• Cordenunsi-Lysenko BR, Nascimento JRO, Castro-Alves VC, Purgatto E, Fabi JP, Peroni-Okyta FHG. The Starch Is (Not) Just Another Brick in the Wall: The Primary Metabolism of Sugars During Banana Ripening.Frontiers in Plant Science. 2019;10: 391.
  • Li LF, Wang HY; Zhang C, Wang XF, Shi FX, Chen WN, Ge XJ. Origins and domestication of cultivated banana inferred from chloroplast and nuclear genes. PLoS One. 2013;8(11):e80502.
  • Neveu V, Perez-Jiménez J, Vos F, Crespy V, du Chaffaut L, Mennen L, Knox C, Eisner R, Cruz J, Wishart D, Scalbert A. (2010) Phenol-Explorer: an online comprehensive database on polyphenol contents in foods. Database, doi: 10.1093/database/bap024. Full text (free access)
  • Règlement (CE) N° 1924/2006 du Parlement européen et du Conseil du 20 décembre 2006 concernant les allégations nutritionnelles et de santé portant sur les denrées alimentaires.
  • Règlement (UE) N°432/2012 de la Commission du 16 mai 2012 établissant une liste des allégations de santé autorisées portant sur les denrées alimentaires, autres que celles faisant référence à la réduction du risque de maladie ainsi qu’au développement et à la santé infantiles.
  • Règlement (UE) n°1169/2011 du Parlement européen et du Conseil du 25 octobre 2011 concernant l’information des consommateurs sur les denrées alimentaires, modifiant les règlements (CE) n°1924/2006 et (CE) n°1925/2006 du Parlement européen et de Conseil et abrogeant la directive 87/250/CEE de la Commission, la directive 90/496/CEE du Conseil, la directive 1999/10/CE de la Commission, la directive 200/13/CE du Parlement européen et du Conseil, les directives 2002/67/CE et 2008/5/CE de la Commission et le règlement (CE) n°608/2004 de la Commission.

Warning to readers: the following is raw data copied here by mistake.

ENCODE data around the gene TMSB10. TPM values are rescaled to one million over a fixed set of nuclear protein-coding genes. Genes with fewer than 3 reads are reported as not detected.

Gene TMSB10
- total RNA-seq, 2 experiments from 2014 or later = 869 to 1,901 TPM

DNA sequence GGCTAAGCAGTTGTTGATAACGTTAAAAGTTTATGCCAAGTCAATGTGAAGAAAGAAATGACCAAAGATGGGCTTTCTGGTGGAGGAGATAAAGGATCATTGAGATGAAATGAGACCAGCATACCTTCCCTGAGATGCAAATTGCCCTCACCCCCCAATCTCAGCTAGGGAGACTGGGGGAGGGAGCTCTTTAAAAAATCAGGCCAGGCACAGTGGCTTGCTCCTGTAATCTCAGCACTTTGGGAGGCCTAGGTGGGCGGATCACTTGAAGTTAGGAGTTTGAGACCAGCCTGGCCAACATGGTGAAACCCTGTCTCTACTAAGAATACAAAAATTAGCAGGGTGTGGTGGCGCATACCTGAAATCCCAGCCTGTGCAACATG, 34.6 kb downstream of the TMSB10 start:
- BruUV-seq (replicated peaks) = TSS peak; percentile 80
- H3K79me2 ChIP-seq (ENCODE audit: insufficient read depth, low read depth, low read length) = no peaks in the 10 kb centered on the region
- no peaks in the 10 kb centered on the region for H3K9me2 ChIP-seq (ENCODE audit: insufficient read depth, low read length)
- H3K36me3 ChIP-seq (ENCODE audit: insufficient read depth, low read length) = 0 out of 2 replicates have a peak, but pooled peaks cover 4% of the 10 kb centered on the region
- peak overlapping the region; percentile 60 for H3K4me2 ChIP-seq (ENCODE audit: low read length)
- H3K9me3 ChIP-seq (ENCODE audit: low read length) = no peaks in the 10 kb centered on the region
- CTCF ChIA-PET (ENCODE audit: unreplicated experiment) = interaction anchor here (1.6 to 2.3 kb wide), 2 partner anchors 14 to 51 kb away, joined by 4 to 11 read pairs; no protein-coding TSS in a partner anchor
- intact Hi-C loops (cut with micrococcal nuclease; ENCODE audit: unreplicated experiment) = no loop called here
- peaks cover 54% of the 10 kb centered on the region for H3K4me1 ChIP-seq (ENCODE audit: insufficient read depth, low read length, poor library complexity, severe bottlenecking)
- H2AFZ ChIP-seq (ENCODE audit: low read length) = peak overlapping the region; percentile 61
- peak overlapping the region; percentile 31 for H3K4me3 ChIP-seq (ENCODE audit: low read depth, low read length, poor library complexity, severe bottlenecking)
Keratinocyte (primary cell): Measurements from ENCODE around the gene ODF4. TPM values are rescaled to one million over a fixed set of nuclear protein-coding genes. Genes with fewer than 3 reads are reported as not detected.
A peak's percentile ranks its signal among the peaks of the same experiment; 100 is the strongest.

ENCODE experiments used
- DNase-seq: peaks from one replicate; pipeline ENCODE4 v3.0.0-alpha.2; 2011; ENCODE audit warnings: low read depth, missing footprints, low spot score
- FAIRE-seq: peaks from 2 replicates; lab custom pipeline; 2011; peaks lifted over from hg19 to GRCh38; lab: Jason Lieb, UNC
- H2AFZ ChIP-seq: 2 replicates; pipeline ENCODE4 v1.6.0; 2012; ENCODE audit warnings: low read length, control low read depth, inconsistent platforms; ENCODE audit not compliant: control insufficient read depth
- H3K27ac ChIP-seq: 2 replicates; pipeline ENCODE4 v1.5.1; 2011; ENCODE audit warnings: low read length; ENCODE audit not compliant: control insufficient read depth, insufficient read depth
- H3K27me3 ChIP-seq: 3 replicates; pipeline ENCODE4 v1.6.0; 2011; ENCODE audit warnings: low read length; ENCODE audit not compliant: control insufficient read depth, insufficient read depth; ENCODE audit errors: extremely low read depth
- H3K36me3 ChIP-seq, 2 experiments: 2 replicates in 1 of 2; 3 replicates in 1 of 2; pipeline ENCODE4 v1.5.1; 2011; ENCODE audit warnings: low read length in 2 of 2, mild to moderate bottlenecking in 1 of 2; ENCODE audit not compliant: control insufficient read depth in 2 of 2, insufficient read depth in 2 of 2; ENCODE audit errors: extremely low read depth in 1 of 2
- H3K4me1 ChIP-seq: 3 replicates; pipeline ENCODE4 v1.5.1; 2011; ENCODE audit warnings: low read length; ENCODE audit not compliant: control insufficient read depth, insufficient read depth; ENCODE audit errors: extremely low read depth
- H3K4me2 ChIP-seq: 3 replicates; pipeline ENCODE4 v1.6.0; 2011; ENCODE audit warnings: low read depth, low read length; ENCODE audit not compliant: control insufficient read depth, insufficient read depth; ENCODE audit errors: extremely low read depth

• Singh B, Singh JP, Kaur A, Singh N. Bioactive compounds in banana and their associated health benefits – A review. Food Chemistry. 2016;206: 1–11.
  • Utrilla-Coello RG, Rodriguez-Huezo ME, Carrillo-Navas H, Hernandez-Jaimes C, Vernon-Carter EJ, Alvarez-Ramirez J. In vitro digestibility, physcochemical, thermal and rheological properties of banana starches. Carbohydr Polym. 2014;101:154-62.
  • Xu Y, Hu W, Liu J, Zhang J, Jia C, Miao H, Xu B, Jin Z. A banana aquaporin gene, MaPIP1; 1, is involved in tolerance to drought and salt stresses. BMC Plant Biol. 2014;14(1):59.
  • Yang J, Tu J, Liu H, Wen L, Jiang Y, Yang B. Identification of an immunostimulatory polysaccharide in banana. Food Chemistry. 2019;277: 46–53.
  • Zhu X, Li Q, Li J, Luo J, Chen W, Li X. Comparative Study of Volatile Compounds in the Fruit of Two Banana Cultivars at Different Ripening Stages.Molecules (Basel, Switzerland). 2018;23(10) : E2456.
Composition and analysis